José Andrés on fatherhood, food waste and dealing with picky eaters

·9-min read
Chef José Andrés opens up about food and fatherhood. (Photo: Courtesy photo; designed by Quinn Lemmers)
Chef José Andrés opens up about food and fatherhood. (Photo: Courtesy photo; designed by Quinn Lemmers)

Welcome to So Mini Ways, Yahoo Life's parenting series on the joys and challenges of child-rearing.

Spanish chef José Andrés isn't simply one of the most renown culinary minds and restaurateurs working today, someone with the range to serve Michelin-caliber meals and pop up on Michelle Obama's Netflix food series for kids, Waffle + Mochi. (Tune in for his "gazpacho party" with puppets.) He's also a Nobel Peace Prize nominee and National Humanities Medal recipient thanks to his tireless work feeding those in need — those affected by natural disasters, frontline workers, Afghan refugees — as founder of World Central Kitchen.

Though his work sees him filling bellies around the globe, Andrés's latest food cause hits closer to home: the fridge. In a new partnership with Hellmann's, the chef is aiming to help save one million meals — as approximately 40 percent of food waste in the U.S. happens at home — by sharing tips on how to make the most of the ingredients we already have on hand. Andrés will be offering personal virtual fridge hunting sessions and advice for winners of the #FridgeHunters sweepstakes, which runs now through Oct. 28.

"It's very sad that we have to be throwing away food when American families work so hard to bring food to the table," Andrés tells Yahoo Life. "Having that kind of consciousness of 'we can do better,' we're trying to share with you ways to save those ingredients... and have a fun, family time in the process."

Being stumped by creative cooking solutions is part of the problem, but so is our collective tendency to jump the gun on throwing out food once it approaches its expiration date or no longer looks, as he puts it, "Instagram ready."

"You're seeing leftovers in the refrigerator," he says. "The refrigerator's a cold place. If it smells good and looks good — even if it doesn't look good, like an avocado doesn't look good, but you know it's going to be great. It's not going to be the perfect, Instagram-ready photo with a beautiful green, but that avocado is going to be delicious. You cover it with some mayonnaise, put some sesame seeds, some salt, a little bit of olive oil... and you have the best avocado ever."

With parents of picky eaters knowing all too well the sting of seeing perfectly good food go to waste, Andrés shares his tips for winning over young eaters. Ahead, the father of three daughters reveals what worked for him and his kids, and shares more about his family life.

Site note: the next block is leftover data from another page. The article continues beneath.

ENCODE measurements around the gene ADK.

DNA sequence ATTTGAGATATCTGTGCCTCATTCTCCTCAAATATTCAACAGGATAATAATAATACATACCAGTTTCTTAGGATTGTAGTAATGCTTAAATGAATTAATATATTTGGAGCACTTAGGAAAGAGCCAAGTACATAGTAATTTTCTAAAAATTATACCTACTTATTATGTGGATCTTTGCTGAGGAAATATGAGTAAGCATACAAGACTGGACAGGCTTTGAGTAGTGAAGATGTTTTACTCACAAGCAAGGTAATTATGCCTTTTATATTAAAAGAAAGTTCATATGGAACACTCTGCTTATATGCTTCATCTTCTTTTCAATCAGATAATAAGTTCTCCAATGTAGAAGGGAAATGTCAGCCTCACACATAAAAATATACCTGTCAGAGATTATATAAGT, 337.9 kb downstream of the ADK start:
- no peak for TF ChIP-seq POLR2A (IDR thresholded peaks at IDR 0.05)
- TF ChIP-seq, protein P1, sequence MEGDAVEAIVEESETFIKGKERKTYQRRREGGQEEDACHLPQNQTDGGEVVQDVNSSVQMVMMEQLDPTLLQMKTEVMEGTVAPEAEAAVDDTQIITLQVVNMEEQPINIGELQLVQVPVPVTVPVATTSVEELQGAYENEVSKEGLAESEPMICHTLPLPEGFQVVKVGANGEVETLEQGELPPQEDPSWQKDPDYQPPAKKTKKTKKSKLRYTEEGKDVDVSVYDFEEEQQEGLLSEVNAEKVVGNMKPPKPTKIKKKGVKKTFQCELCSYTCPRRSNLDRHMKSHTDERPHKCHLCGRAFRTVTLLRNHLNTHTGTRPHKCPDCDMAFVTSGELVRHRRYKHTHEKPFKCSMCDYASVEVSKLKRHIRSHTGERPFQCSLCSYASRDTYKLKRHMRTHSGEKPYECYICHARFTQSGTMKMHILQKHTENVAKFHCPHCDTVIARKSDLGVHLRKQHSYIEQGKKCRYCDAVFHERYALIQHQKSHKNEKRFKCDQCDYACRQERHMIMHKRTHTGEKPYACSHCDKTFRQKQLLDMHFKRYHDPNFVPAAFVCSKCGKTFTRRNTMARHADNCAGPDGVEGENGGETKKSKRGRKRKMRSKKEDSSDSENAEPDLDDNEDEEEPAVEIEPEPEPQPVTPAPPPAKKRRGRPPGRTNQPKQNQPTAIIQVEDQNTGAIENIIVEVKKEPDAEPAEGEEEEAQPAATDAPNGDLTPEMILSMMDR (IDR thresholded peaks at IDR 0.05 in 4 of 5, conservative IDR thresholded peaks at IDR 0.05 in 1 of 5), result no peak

Do your daughters share your passion for cooking?

Yeah — obviously in different ways, at different moments and levels of intensity. They like to go to restaurants, they like to cook at home. The older one already graduated; she has her own apartment and she cooks at home, but she loves to go to restaurants and find new ones so now she can claim that she went before I ever did, which is actually a good thing. The second one is still in college; she loves to send me pictures of the food she cooks for part of the people sharing her house... My youngest likes more desserts and likes to cook her own little meals in between classes when she's been studying from home through Zoom. So everyone has their own [style]. I would say yes.

How do you pass those values onto your daughters?

That's a question as a father I keep asking myself. You're trying not to be a preacher, right? Nothing wrong with preachers, but preaching without doing is very much nothing, right? To ask others to do what you never did yourself, that's not really the way. So in my home, we try to cook. Big celebrations, we give them the right importance. Everyday cooking, we try to give it the right importance. Bringing people home or going to [restaurants]. I love to go to my restaurants, but I love to cook at my home. And meal by meal, day by day, table by table, slowly you keep building that feeling that you hope your daughters are going to capture.

The stories you tell when you were young, like cooking with my dad or my mom... certain things bring memories, and all of a sudden we're able to share with them, in real time, the same moments we lived with our parents. Right now, without even realizing it, we're experiencing [those moments] with our daughters.

I always tell this story of me making the paella in an open fire with my dad. My dad would always put me on making the fire, and I got upset with him. He sent me away because I wanted to do the cooking. He told me, "My son, to make the fire is the most important thing beyond cooking. If you control the fire, you can do any cooking you want." It's obviously a great lesson for a cook in the making, but a better metaphor for life: Control and master your fire. Find your fire. And then you'll do whatever you want with your life. It's amazing for me that some of my daughters have been helping me make that same fire. And even making paella on their own under my supervision. It's very good to see that the stories keep moving forward in the timeline of life.